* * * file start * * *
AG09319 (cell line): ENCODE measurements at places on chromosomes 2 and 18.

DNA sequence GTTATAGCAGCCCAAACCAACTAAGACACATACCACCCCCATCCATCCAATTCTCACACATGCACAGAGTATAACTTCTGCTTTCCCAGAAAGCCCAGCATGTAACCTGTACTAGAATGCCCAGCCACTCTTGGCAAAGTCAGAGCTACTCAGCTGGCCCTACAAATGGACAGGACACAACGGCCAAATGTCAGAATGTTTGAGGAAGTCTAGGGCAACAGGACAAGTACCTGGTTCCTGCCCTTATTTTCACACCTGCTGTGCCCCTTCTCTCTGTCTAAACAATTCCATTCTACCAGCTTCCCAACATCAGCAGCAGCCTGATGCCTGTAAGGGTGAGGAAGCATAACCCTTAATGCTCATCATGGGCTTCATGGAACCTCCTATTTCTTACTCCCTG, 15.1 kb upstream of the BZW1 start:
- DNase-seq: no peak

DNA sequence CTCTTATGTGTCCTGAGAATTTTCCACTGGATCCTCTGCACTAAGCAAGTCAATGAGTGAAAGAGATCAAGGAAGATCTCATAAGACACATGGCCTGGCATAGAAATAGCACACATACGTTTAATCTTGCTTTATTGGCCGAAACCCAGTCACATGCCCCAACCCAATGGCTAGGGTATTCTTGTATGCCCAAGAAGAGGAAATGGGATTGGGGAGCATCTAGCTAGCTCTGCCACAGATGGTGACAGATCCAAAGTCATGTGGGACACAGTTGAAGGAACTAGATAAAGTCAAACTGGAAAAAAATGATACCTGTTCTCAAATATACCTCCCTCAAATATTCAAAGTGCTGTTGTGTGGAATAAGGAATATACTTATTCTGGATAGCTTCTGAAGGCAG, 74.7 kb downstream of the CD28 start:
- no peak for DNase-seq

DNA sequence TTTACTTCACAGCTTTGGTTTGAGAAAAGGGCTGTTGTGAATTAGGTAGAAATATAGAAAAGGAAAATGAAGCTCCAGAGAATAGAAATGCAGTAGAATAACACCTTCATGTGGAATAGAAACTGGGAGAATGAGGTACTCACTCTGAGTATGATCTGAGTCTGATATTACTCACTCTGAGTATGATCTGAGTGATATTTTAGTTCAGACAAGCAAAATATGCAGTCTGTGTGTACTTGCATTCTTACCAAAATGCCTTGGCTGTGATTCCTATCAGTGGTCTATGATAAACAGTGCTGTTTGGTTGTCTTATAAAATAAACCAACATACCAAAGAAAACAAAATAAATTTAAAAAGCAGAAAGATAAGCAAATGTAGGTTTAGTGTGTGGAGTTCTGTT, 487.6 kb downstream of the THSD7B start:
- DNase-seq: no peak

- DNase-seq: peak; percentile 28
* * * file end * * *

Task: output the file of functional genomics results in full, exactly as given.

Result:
AG09319 (cell line): ENCODE measurements at places on chromosomes 2 and 18.

DNA sequence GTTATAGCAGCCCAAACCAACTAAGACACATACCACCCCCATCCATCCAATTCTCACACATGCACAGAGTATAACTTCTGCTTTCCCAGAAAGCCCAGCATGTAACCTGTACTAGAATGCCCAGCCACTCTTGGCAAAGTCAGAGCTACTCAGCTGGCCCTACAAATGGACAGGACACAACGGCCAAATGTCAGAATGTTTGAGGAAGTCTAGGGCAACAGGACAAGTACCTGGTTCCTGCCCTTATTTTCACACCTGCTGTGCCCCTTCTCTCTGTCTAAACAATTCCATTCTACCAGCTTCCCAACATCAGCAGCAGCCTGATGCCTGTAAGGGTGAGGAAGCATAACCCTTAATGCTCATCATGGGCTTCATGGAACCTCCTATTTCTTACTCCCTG, 15.1 kb upstream of the BZW1 start:
- DNase-seq: no peak

DNA sequence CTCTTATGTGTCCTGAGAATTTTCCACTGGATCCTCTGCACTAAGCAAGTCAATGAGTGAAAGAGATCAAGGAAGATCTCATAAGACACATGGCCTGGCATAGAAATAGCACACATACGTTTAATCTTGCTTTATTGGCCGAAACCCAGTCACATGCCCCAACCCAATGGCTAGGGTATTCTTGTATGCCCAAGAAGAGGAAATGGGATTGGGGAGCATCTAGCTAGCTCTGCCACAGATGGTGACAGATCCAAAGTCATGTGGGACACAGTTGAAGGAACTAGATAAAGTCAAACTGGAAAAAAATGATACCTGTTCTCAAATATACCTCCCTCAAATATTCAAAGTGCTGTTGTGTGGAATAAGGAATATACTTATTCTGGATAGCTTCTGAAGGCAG, 74.7 kb downstream of the CD28 start:
- no peak for DNase-seq

DNA sequence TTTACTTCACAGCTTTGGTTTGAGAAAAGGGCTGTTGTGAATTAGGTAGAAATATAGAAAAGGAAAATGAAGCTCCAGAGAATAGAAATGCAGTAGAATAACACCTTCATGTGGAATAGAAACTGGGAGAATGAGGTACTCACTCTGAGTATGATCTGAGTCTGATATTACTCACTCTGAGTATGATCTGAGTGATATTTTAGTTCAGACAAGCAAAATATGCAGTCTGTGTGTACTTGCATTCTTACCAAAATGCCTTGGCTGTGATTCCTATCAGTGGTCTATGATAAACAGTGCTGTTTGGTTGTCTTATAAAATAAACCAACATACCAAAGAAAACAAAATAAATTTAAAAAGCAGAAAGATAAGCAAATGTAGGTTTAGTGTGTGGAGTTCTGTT, 487.6 kb downstream of the THSD7B start:
- DNase-seq: no peak

- DNase-seq: peak; percentile 28